I was born in Chicago, Illinois in the late 1950s, the second oldest and oldest girl in what became a very large, very traditional Catholic family. It was also a chaotic, deeply troubled family. So I grew up an at-risk kid, although nobody called me that, and no one, and no school or social work program, ever intervened.
I had a dream of becoming an artist like my mother – but I never wanted to be a mother like her. Through third grade, I wanted to be a nun. In fact I fell in love with them and everything about school, especially the predictability, structure the safety of it – and the realization that I had complete control over my school accomplishments. I could do well or not, do my homework, or not, and only I could take credit for those decisions – and the consequences.
Then I lost my memory of almost everything that happened at home, including the birth of my youngest sister when I was plenty old enough to remember such a momentous event. I was as thought I fell asleep at nine years of age, started sleepwalking, and didn’t fully awaken until sometime in seventh grade when things started happening that could not be stopped by anyone, including me. I was growing up, becoming a young woman. It repelled my father, which was satisfying as hell. And that taught me that my body was a powerful tool.
So despite serious intentions otherwise, I ended up just like my mother – at first. I had a child at seventeen, married at nineteen, and had two more children by the year I turned twenty-one. Then I had a meltdown that instead of laying me low, propelled me back into one of the great loves of my life. School.
Unlike my mother, who had eight children in ten years, I avoided further pregnancies after child #3 and, when she turned three, started taking college course work. Between 1982 and 1988, and for many of those years one class at a time, I earned an Associate of Arts degree with an emphasis in studio art and in the face of fierce opposition from my husband and immediate family. I subsequently became estranged from them, divorced my first husband and moved alone to a university town to begin studies that would lead to a BFA degree. After my ex abandoned our children they watched me complete an MFA that allowed me to a achieve a once unthinkable dream and pursue another love of my life: teaching and learning, a beloved vocation that combined with my hard won education spanned almost thirty years.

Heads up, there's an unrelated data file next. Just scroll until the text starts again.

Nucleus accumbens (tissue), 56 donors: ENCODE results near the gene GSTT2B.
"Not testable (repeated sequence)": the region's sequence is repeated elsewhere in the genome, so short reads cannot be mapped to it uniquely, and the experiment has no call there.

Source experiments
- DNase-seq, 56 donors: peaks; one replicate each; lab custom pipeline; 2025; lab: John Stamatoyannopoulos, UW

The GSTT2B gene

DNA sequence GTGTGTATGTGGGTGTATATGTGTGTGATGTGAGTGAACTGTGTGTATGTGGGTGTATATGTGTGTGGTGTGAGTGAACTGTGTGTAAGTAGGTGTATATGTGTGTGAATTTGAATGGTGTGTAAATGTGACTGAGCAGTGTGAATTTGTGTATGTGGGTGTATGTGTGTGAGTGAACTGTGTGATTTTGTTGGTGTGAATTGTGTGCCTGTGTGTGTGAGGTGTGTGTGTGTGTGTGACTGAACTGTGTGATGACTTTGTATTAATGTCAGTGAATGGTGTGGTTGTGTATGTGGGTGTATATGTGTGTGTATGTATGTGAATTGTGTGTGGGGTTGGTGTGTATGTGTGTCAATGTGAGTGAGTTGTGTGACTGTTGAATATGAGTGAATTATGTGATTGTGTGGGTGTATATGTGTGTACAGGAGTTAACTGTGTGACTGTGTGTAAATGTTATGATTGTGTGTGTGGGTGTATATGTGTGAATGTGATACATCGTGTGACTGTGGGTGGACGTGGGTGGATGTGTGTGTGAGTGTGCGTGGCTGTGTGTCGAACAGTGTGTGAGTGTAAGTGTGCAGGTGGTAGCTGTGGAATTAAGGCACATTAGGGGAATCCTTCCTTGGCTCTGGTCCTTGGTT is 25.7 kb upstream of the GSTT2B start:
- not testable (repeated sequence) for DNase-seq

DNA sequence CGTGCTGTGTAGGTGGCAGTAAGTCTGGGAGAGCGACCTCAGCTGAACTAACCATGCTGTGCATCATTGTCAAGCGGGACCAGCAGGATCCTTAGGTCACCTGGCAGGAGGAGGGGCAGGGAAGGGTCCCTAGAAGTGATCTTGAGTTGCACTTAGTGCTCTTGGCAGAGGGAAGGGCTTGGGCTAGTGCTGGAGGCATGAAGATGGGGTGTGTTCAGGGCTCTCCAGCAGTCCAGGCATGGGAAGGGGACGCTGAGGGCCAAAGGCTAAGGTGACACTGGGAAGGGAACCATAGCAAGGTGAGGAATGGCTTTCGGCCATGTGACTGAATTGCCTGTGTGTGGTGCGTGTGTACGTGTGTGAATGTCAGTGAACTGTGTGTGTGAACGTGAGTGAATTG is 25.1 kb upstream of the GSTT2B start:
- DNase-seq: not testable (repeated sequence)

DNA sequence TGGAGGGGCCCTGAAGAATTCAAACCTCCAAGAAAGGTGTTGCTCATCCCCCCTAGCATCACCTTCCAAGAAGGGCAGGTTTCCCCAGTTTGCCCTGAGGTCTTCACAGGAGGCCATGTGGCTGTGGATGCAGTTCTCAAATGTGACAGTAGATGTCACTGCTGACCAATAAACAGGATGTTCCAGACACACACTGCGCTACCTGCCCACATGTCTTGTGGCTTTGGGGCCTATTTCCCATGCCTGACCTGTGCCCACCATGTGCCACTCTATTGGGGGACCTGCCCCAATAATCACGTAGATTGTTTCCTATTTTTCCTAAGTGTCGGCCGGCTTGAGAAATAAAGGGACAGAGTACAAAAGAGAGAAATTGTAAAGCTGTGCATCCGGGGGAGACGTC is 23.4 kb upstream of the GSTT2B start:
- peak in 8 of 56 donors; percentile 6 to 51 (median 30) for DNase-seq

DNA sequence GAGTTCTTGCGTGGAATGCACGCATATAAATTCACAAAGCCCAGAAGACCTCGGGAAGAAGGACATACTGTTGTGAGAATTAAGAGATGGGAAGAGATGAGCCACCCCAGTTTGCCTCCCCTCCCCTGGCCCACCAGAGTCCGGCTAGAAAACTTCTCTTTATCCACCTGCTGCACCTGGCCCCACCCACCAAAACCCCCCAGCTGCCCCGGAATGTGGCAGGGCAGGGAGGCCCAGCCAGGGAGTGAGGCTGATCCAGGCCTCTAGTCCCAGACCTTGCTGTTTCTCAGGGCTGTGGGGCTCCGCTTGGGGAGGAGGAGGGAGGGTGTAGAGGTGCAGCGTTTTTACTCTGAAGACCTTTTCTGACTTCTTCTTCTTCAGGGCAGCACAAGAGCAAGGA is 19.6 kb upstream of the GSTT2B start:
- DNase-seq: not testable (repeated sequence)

But even though I was a talented artist, a good teacher, a dedicated professor, I never earned tenure. It was mystifying – and disturbing. It ultimately became horrifying.
It took the death of my brother Michael as well as my last attempt and epic failure to earn tenure to make me hit rock bottom and realize some fundamental facts about my personal and professional life.
In the almost three decades I was either a student or professor of art, teaching and learning had changed. And I could not embrace those changes because what was required was abhorrent to me.
My inability to adapt to those abhorrent changes and the subsequent “failures” to earn tenure felt terribly familiar, as if I were repeating a pattern of punishing myself with my greatest loves.
My inability to fully recover from every kind of child abuse imaginable was strongly and directly connected to my inability to thrive as an academic.
Therefore my personal and professional life were and are inexorably connected.
I was finally and cruelly expelled from Academia in 2010, and in the middle of an academic year. But I refused to resign for things I did not do. Unbeknownst to me, this made it possible to collect unemployment and spend two solid years living a creative life for the first time since graduate school. I also used a growing rage at my inability during those transformative months to secure a single job interview of any kind, let alone one for a teaching job, to propel me forward into a new career as a teaching artist and servant leader.
Since 2013, and as an AmeriCorps member, teaching artist and VISTA volunteer I have been bringing visual art as an engagement and empowerment tool to marginalized individuals including elders, at-risk youth and the homeless via innovative, collaborative, economic empowerment and public art projects that build awareness of and connections between the under-served and their communities. It is a poorly compensated yet immensely rewarding enterprise that I hope to continue with help of incredible organizations like the Kentucky Foundation For Women.